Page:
Want the inside scoop on Meredith College? Hear it from our students. Meredith’s Office of Admissions asked a group of rising sophomores, juniors and seniors to share some advice that they believe would benefit an incoming freshman.
This week, we asked students a series of questions about academics at Meredith. Today’s question is: What study tips can you share with incoming freshmen?
•“Studying in college is different than studying in high school. You have to find out what works best for you. For example, if you want complete silence, there is a quiet study floor in the library that is great for studying. There are also group study rooms if you like to study with other people. Remember, it's all about what works best for you!” –Brittany Murray, ’13
•“Don't leave things to the last minute - try and plan things out a bit, just to get the feel of a heavier workload.” – Kristen Gallagher, ’13
•“If you don’t understand, ask your professor for help or go to Learning Center.” – Upama Karki, ’14
•“Using the hour or two breaks I had in between classes to study was an efficient way to get all of my work done and balance both academics and athletics.” – Megan Amanatides, ’15
•“Study for your tests. No matter if you think you are ready or that you don’t need to study, study more. Studying more can’t hurt.”—Elizabeth Oates, ’13
•“Try to do your homework the night you get it. If you have the homework done then you don’t have to stress the night before. If something comes up you’re covered!”—Hannah Thornton, ’14
•“Find out what works for you; just because making note cards works for someone else...reading notes or the material several times might work for you.”—Mary Rawls, ’13
• “Don’t wait till the last minute! You will hear it over and over and over again but it is so true. If you cram at this level it will show in your grades.”—Angel Jackson, ’13
•“Definitely pay attention and take notes in class. There are a lot of readings in college, and it’s easy to get behind. I’d advise to read the assigned readings in a timely manner. After a few weeks of class, you begin to realize what you can balance, and what is most important to certain professors. Just keeping on top of your work is a big indicator for success in college.”—Chloë Williams, ’13
•“Don’t procrastinate! If you know you have a busy week coming up, start early. The worst thing you could do is wait until the last minute. Your grades will reflect your dedication.” –Shelby Wilson, ’14
•“Find the place that you can get in the zone and study. Whether it is in your room, the parlor, the Meredith library, another library, or even a friend’s apartment. I know when I can’t focus and have something important that needs to get done I call my friend, and go sit at her kitchen table and do homework. Once you are in the zone, it’s so much easier to accomplish a lot.”—Sara Owens, ’15
•“Do homework assignments, even if they are ungraded. It is assigned for extra practice and I strongly advise doing it. Not only is doing the homework a good way to practice, but redoing those practice problems is a great way to study for exams. I have learned that several teachers like to use homework problems on tests and quizzes.” –Amanda Hall, ’15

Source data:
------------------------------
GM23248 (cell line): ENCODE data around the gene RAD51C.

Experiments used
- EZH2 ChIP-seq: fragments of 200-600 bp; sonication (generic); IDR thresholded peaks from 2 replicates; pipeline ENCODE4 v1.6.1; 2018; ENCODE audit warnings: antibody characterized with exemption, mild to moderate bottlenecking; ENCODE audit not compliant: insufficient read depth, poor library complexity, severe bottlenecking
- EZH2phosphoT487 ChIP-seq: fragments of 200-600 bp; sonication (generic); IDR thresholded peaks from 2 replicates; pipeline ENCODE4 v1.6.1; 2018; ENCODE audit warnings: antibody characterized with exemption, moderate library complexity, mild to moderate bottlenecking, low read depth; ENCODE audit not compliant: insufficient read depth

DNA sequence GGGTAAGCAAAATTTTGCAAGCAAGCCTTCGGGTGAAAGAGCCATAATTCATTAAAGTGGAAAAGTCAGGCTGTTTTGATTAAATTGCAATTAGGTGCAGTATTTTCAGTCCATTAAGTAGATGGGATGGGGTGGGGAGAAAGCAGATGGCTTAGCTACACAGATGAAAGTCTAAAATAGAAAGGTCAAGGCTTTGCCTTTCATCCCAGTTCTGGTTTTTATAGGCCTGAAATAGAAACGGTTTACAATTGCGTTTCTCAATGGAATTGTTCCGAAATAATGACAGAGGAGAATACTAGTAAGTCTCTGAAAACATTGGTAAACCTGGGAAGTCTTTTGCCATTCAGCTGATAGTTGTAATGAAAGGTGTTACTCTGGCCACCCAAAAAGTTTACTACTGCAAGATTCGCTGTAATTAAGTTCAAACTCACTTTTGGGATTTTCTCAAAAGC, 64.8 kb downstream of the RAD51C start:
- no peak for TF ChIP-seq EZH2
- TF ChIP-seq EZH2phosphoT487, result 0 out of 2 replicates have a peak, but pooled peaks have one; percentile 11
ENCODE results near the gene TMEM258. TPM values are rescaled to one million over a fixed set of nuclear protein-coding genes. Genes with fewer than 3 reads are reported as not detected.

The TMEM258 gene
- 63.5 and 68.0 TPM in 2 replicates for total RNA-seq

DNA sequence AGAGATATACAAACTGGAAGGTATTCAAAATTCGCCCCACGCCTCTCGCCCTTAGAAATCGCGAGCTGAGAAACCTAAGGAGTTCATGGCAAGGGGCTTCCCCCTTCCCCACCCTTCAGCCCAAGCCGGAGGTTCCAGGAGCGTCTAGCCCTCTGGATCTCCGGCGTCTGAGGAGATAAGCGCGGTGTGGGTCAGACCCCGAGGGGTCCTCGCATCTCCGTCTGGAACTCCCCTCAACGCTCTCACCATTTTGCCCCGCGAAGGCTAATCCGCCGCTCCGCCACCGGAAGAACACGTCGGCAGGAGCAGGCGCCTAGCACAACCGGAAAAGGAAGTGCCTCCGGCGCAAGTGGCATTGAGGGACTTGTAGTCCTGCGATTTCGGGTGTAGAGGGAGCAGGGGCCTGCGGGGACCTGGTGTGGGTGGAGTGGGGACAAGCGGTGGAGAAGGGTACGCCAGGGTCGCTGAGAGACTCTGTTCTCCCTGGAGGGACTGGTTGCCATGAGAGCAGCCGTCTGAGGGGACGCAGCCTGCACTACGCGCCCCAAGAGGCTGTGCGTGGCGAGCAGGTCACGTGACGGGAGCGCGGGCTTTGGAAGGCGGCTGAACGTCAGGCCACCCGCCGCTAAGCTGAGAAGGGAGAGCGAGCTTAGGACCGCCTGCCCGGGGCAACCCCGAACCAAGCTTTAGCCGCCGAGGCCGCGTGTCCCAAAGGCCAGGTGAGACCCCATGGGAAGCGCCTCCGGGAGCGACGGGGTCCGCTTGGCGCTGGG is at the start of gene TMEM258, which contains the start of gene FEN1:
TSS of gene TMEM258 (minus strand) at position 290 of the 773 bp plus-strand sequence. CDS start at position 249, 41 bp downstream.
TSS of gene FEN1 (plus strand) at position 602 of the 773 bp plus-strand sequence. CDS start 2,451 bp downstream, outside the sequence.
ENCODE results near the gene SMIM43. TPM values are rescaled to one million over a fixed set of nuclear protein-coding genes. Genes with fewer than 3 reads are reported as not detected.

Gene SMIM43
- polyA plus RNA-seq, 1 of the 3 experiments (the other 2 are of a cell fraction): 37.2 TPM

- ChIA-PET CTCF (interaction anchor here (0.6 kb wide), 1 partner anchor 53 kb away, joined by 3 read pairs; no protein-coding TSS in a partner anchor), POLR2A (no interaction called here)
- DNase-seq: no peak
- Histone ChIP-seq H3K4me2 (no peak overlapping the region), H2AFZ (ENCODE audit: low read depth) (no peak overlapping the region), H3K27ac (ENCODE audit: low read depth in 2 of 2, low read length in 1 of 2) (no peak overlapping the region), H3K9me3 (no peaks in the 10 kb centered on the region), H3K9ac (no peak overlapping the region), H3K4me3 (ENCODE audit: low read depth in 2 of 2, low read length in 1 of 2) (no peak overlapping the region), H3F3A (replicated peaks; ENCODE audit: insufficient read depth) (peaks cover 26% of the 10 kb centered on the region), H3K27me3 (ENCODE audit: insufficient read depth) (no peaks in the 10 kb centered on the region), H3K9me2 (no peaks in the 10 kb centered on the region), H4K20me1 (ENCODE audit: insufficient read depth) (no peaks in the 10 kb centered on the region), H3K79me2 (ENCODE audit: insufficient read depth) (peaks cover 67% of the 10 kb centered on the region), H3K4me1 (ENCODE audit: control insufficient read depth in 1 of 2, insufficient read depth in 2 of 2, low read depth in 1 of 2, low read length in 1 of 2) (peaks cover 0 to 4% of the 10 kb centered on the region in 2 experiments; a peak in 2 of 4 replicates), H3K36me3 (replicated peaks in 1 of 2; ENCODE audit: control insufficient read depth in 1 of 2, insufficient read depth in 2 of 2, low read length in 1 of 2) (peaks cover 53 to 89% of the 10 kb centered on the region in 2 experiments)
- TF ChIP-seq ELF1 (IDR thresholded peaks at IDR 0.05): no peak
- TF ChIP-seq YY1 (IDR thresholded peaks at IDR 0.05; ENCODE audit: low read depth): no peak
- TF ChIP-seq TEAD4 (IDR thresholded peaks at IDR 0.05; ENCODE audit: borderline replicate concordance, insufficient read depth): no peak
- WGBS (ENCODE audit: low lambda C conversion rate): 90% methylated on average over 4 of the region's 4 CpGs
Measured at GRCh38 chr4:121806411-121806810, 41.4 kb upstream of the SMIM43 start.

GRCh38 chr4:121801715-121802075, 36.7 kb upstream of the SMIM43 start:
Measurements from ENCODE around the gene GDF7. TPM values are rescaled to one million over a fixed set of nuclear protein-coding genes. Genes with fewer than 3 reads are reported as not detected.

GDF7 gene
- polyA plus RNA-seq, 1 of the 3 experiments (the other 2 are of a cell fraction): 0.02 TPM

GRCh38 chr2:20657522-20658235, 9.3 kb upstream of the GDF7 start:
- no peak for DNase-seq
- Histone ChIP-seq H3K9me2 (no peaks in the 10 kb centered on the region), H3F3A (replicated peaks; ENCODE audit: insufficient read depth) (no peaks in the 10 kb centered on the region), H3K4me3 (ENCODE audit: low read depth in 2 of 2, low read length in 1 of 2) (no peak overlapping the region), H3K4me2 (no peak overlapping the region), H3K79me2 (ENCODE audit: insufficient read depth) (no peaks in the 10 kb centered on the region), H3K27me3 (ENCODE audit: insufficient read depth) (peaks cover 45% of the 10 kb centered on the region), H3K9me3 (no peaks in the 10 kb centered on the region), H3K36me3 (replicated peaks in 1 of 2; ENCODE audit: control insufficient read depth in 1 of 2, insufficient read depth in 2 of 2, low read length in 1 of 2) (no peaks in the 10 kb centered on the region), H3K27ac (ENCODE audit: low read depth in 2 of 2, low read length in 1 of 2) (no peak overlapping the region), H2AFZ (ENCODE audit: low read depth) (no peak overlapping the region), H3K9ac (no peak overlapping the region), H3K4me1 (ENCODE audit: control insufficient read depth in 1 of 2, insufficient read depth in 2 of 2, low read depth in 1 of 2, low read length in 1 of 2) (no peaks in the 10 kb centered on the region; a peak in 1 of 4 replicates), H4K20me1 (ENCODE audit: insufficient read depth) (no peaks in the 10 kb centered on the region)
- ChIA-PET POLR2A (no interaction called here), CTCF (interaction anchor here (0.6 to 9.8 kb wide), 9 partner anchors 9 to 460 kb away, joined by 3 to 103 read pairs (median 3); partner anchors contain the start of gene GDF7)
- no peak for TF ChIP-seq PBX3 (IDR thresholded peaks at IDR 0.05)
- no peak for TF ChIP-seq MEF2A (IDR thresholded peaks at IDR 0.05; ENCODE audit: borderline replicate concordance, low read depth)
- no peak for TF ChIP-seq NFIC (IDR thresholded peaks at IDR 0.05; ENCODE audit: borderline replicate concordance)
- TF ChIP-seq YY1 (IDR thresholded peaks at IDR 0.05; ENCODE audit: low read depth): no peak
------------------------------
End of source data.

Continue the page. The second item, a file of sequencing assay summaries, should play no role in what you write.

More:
•“Find a place that you can study really well. That might be the library or the amphitheater or a study lounge in one of the buildings.” – Rebecca Jernigan, ’13
•“Sleeping is the best thing you can do when you have a big test the next day. Staying up late to study does more harm than good because as you sleep your brain will have a better chance to store what you have studied. Don’t wait to the last minute to study either. Mark your test date on your calendar and start studying a good 2-3 weeks ahead.” –Christina Barnhart, ’15
•“Question yourself constantly. Ask yourself, why did I just choose this answer? How did I get this answer? Why do I think this answer choice is the right one as opposed to the others? By questioning your reasoning—you will gain confidence in your answers and be able to justify your answers—which not only demonstrates that you understand the material but that you are on the verge of mastering what you have learned and are truly taking a lot away from this course.” –Pooja Ghai, ’13
•“Forming a study group keeps you accountable and forces you to spend time studying even when you wouldn't otherwise. Having study sessions also allots a planned time for studying. Make a study guide with information specific to your needs. Put only the information that you need to study on a personal study guide; why study information that you already know. Flashcards and interactive/visual guides are really helpful for studying. They are also portable; stow them in your purse and study on the go.” —Christa Allen, ’15
Next question: How did you choose your major?
Learn more about Meredith at meredith.edu/admissions, or contact the Office of Admissions at 1-800-MEREDITH.
Fax: (919) 760-8330